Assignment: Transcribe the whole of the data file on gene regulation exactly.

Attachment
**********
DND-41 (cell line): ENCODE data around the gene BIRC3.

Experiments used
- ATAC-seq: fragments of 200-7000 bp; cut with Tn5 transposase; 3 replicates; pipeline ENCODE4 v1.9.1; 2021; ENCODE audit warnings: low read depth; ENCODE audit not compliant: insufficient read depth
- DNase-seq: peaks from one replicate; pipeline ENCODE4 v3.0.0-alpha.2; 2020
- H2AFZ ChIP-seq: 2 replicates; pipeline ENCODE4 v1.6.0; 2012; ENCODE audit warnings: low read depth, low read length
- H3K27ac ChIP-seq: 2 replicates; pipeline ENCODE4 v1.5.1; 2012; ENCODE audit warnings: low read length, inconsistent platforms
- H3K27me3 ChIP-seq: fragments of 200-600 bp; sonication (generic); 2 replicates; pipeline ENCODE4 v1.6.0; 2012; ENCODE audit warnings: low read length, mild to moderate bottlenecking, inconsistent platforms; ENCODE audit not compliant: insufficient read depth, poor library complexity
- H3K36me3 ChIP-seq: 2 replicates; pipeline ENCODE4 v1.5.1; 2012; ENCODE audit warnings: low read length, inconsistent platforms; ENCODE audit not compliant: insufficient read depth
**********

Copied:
DND-41 (cell line): ENCODE data around the gene BIRC3.

Experiments used
- ATAC-seq: fragments of 200-7000 bp; cut with Tn5 transposase; 3 replicates; pipeline ENCODE4 v1.9.1; 2021; ENCODE audit warnings: low read depth; ENCODE audit not compliant: insufficient read depth
- DNase-seq: peaks from one replicate; pipeline ENCODE4 v3.0.0-alpha.2; 2020
- H2AFZ ChIP-seq: 2 replicates; pipeline ENCODE4 v1.6.0; 2012; ENCODE audit warnings: low read depth, low read length
- H3K27ac ChIP-seq: 2 replicates; pipeline ENCODE4 v1.5.1; 2012; ENCODE audit warnings: low read length, inconsistent platforms
- H3K27me3 ChIP-seq: fragments of 200-600 bp; sonication (generic); 2 replicates; pipeline ENCODE4 v1.6.0; 2012; ENCODE audit warnings: low read length, mild to moderate bottlenecking, inconsistent platforms; ENCODE audit not compliant: insufficient read depth, poor library complexity
- H3K36me3 ChIP-seq: 2 replicates; pipeline ENCODE4 v1.5.1; 2012; ENCODE audit warnings: low read length, inconsistent platforms; ENCODE audit not compliant: insufficient read depth